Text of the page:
German elections as opportunity for a new beginning in Europe

DISCLAIMER: All opinions in this column reflect the views of the author(s), not of EURACTIV Media network.

The European Union and its citizens deserve policies on par with the challenges. c Elias Keilhauer

For years, Berlin has at best administered, mostly stonewalled, when it came to European policy. It is now time for a German government that will throw its full weight behind an active European policy, writes Jamila Schäfer.

Jamila Schäfer is the deputy federal chairwoman of the party executive of Alliance 90/The Greens. As international coordinator, she is responsible for networking with international alliance partners and the Green Group in the European Parliament, and co-leading the Green Commission on Right-Wing Extremism.

Green Deal, North Stream 2, Huawei – the German blockade of policy in Europe during the last years has many names. Time and again, the German government has put national interests before European goals.

Important reform proposals remained unanswered, but we can no longer afford to do nothing, to wait and see: climate change, attacks on the rule of law, the humanitarian catastrophe at the external borders – in order to meet current challenges in a solution-oriented manner, we need a sovereign EU that is courageous and capable of action.

This requires a German federal government that is prepared to throw its full European political weight. The upcoming general elections are thus not only for Germany a choice of direction between persistence and departure, but also an opportunity for active European policy after years of inertia and lack of ideas.

As a global player, the EU must not lose touch with key issues of the future, yet this is exactly what is happening with climate-friendly technology, which, just like digitalisation, will soon be led by the USA and China.

Where European policy has come forward in recent years, for example with Fitfor55, Germany must actively support and ambitiously lead the way for strong climate protection and sustainability.

Together with our European partners, we must lead the change to make European industry fit for the future and help shape the rules of the global economy.

Only then can we ensure that change takes place on the basis of democratic values. In global system competition, it is important to show that democracy, the rule of law and respect for human rights are a necessary condition and a motor for innovation and sustainable prosperity.

Only if we also ensure strict compliance with human rights and the rule of law within the EU can we convincingly represent the values of the European Union to the outside world.

Due to the human rights violations at Europe’s external borders, European policy loses credibility every day, as the EU has made itself vulnerable to international blackmail through its failures in migration policy.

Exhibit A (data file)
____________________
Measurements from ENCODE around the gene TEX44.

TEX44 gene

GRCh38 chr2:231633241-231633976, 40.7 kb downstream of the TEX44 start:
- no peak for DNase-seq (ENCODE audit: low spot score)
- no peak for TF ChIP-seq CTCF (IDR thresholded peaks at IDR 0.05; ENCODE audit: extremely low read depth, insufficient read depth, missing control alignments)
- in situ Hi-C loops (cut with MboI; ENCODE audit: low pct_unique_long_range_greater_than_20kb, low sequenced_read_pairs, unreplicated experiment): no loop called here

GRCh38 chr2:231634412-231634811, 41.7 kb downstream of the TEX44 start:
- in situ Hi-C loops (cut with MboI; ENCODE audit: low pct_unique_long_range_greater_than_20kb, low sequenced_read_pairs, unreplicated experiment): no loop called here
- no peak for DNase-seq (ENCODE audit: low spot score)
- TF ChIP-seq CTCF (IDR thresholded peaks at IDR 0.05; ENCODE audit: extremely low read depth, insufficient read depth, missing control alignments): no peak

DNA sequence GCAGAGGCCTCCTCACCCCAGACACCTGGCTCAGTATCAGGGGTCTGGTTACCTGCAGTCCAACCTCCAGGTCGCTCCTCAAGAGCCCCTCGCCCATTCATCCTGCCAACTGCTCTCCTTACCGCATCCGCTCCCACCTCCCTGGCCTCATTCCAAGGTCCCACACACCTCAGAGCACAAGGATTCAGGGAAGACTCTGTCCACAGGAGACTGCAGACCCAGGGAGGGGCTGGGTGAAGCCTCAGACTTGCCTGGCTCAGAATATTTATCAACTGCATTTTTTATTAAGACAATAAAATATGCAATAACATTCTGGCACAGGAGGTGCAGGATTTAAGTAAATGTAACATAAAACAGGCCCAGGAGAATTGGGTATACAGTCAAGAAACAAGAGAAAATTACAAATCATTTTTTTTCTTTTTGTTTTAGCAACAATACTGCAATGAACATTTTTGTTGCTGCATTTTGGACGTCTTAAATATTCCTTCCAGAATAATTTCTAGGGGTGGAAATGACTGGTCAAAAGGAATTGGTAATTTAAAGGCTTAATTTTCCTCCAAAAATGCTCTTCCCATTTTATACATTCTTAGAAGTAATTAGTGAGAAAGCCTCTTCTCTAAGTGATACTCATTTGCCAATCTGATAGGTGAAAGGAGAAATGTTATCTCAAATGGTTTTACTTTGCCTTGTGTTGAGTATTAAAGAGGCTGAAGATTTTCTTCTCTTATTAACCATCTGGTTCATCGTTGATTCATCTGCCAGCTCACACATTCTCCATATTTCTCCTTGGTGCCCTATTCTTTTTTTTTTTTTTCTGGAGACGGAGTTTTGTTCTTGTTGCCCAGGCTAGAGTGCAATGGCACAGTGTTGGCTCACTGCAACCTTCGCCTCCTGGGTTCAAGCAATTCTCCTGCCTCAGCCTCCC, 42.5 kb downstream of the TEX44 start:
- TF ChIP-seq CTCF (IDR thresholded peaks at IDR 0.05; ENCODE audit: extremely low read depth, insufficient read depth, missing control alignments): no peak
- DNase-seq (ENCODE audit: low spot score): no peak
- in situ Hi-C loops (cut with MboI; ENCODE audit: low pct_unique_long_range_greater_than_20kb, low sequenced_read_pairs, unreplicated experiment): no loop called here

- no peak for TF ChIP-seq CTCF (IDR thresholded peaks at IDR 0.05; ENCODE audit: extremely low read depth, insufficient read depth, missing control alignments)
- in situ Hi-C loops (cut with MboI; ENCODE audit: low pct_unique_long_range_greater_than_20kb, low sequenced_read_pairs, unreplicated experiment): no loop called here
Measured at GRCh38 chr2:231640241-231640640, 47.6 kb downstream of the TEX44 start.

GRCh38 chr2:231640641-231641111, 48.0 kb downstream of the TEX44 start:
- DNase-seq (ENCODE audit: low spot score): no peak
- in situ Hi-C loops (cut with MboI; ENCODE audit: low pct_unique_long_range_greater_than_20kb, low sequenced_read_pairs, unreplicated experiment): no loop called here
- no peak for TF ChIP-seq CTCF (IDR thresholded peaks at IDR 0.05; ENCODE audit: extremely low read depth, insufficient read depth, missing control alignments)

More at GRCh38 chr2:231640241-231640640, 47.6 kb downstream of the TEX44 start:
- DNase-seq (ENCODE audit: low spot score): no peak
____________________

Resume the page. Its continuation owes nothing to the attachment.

Where individual heads of government prevent joint solutions, the others must move forward in a solution-oriented manner, create quotas and support municipalities with an integration fund for decentralised reception and implementation of procedures.

A robust asylum system is needed, not least to establish credibility and the ability to act in foreign policy.

The further development of European democracy also includes finally making fundamental rights enforceable in national courts. When women in Poland take to the streets for their fundamental rights and are dragged before the courts and sentenced for it, the EU must not stand idly by.

The rule of law deserves to be more than a buzzword for Sunday speeches on European policy: The autocrats in Hungary and Poland cannot be impressed with fine words, but with sanctions. EU citizens must be able to defend themselves against the restrictions on their freedoms by invoking the European Charter of Fundamental Rights against their national governments.

The European Union and its citizens deserve a policy that meets the challenges.

Instead of chasing crises, the next federal government needs a vision for the future of the European Union: qualified majority voting in all policy areas and a strong European Parliament as an equal legislator.

A climate foreign policy that complies with human rights must become an integral part of EU foreign policy. Democratic participation – from the involvement of citizens in the Future Conference to the election of the European frontrunners as Commission President – guarantee a Europe of the people.

What is needed now is a German government that accepts and carries out this mandate together with its European partners.

European policy is not an administrative act – it is an opportunity to actively shape our future. This requires ideas and the courage to implement them. Both have been lacking in recent years. It is time for a policy with a concrete vision for the future of the European Union.

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